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Published by EH.NET (October 1998)

Irwin Unger, The Best of Intentions: The Triumph and Failure of the Great

Society Under Kennedy, Johnson and Nixon New York: Doubleday, 1996. 366

pp. $27.95 (cloth), ISBN: 0-385-46833-4

Reviewed for EH.NE T by Stephen Ziliak, Department of Economics, Bowling Green

State University.

The middle class reader is disarmed here by a gentle story about the

Great Society, a story which attempts to fill the reader with the quiet

satisfaction, however mellow, that something worked. The middle class reader

merges easily with a traffic of words, traveling in a pathos fit for the first

day of Spring in the opening pages of Irwin Unger’s The Best of Intentions:

The Triumph and Failure of the Great Society Under Kennedy,

Johnson and Nixon. The Great Society, Unger says plainly, made life more

“pleasant” (p. 9). The legacy of the Great Society is good for middle class

Americans. Unger has designs on easy listening, but the subtext is more

Springsteen than Kenny G.

Since the early 1980s, the typical way to begin a book about the

Great Society is to exhort with fists pounding that Americans have been

“losing ground” since Johnson waged a War on Poverty. Another way to begin a

book on the Great Society (less typical, though increasingly common) is to

emphasize with feminist and racial concerns–a la Frances Fox Piven,

Richard Cloward, and Linda Gordon–the post-Reagan attack on whatever gains the

War on Poverty made for welfare rights and the amelioration of poverty.

But Unger chooses the road less traveled. Unger’s book about the Great Society

begins by naming the good effects the Great Society had on the lives of the

educated middle classes.

The Best of Intention s opens with Unger and his wife driving

cross-country on a clean highway in a car fit with mandatory seat belts and

collapsible steering columns, listening to classical music and “intelligent

interviews” on National Public Radio (even from rural location s), stopping at

“well-equipped public rest stops” (p. 9), and taking in some nature,

such as they did at Assateague Island, in Virginia, a seashore preserve.

“The Great Society of the 1960s has left its mark on the land,” says Unger.

But Unger’s idea of “mark” is not what readers in the 1990s have come to

expect. Says Unger: “The Great Society . . . made our trip pleasanter and

safer” (p. 9). In other

words, by contrast with Charles Murray’s metaphor

“losing ground,” The Best of Intentions is positively cheery about the

ground that America has gained with the Great Society. Unger is cheery not

about the effects of welfare on the markets and morals of the poor (indeed,

on this judgment Unger is relatively quiet). Instead, Unger celebrates the

achievements of the Great Society which were designed with intent for the

middle classes. It’s not his only point.

Unger’s emphasis on the worth of human beings who find themselves

middle class is refreshing. The middle class, now that it has come in to the

view of historians after a hundred-year eclipse, is still ignored catholicity

in positive assessments of American culture. It’s all

“spectacle” and “gaze” at the fin-de-siecle. Thus it is notable, too, that

Unger includes the values and the practices of the middle classes in the

social welfare function when he evaluates the many programs of the Great

Society–including the War on Poverty. Unfortunately, The Best of

Intentions devotes little space to an articulation of the author’s chief

and boldest argument: that the programs of the Great Society which “worked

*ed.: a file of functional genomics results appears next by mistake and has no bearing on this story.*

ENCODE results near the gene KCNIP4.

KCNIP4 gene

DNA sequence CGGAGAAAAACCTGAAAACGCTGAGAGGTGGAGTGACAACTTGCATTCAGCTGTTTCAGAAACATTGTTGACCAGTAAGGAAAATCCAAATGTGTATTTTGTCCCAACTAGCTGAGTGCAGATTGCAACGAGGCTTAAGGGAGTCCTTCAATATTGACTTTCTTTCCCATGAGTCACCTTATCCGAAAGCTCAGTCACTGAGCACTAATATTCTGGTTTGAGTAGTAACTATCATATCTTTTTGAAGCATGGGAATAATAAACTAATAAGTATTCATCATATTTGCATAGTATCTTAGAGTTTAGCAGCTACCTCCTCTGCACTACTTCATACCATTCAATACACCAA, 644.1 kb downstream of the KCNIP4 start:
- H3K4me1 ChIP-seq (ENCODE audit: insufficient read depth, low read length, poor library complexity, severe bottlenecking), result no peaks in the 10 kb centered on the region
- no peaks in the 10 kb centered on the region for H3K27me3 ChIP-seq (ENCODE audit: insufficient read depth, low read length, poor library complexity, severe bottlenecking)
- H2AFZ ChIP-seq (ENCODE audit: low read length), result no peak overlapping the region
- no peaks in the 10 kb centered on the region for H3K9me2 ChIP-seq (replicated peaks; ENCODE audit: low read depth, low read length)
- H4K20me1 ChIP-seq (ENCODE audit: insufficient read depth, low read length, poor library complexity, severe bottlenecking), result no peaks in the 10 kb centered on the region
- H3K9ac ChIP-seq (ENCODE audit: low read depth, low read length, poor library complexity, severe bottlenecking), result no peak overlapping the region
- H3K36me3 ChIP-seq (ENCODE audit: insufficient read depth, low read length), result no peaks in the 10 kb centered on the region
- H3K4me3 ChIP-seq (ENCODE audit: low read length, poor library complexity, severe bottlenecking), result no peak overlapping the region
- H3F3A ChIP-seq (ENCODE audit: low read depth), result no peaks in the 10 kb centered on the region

best” were in fact the programs designed for the benefit of the educated middle

classes (pp. 10, 366).

Unger devotes most of his formidable energies documenting the policy

processes which gave rise to the big budget items of the Great Society:

Medicare, federal aid to education, and the War on Poverty. Here,

Unger is particularly strong in archival detail and in administrative scope,

chasing Presidential and Congressional paper trails across the nation’s

depositories of oral history. Unger is also a patient teacher of the sometimes

painful formulation and design of the Great Society programs–from VISTA to

Head Start to the National Endowment for the Humanities.

The main problem with the book as policy history is that Unger

engages in an unarticulated rhetoric of economic and policy performance. It is

difficult to discern what standards are being used by Unger to evaluate the

programs that “work best.” For example

, Unger seems to write without irony: “The Economic Opportunity Act was sound,

[Sargent] Shriver told the legislators; the country would get a dollar’s value

for a dollar spent” (p.

86). That expected rate-of-return, it seems to Shriver and to Unger,

re presented what Shriver called “the best thinking in the nation on this

subject” (p. 86). According to Unger, the Economic Opportunity Act “sought to

change the poor . . . The proposed bill provided modest amounts of seed money

to enable the poor to acquire the skills, motivation, and attitudes they

needed to better cope with the existing economic rules of the game”

(p. 86). Unger’s main criticism of the bill is for its failure to promise a

massive transfer of income to the nation’s poor. The point here

is that Unger does not consider his own standards for how any policy could

“work best:” Sargent Shriver’s standard for investment, the textbook government

rule of TR=TC, does not–despite the intention to build skills among the

poor–promise growth in GD P. It is not clear in this chapter or in others for

what purposes a simple, massive transfer of income to the poor–if politically

feasible–would “work” well for both taxpayers and recipients.

Unger is not alone, of course, in being ambiguous

about performance standards in economic policy. The work is not cliometric: it

is an older style of policy history, pre-cliometric, pre-critical theory.

But a stated commitment to quantification or theory would not alone be

sufficient for improving Unger

‘s policy analysis. (Witness the abuse of tests of statistical significance,

even in the top journals of economics.)

What Unger is reaching for but not attaining is a language for valuing

improvements in the “quality,” not merely the “quantity,” of life.

Unger credits Johnson’s speech-writer, the Harvard-educated Richard Goodwin,

for putting a quality-of-life agenda in the mind of Johnson (p. 17). But Unger

himself has not decided how to evaluate quality of life as a policy variable or

as a way of bein g. Unger’s use of the term “quality of life”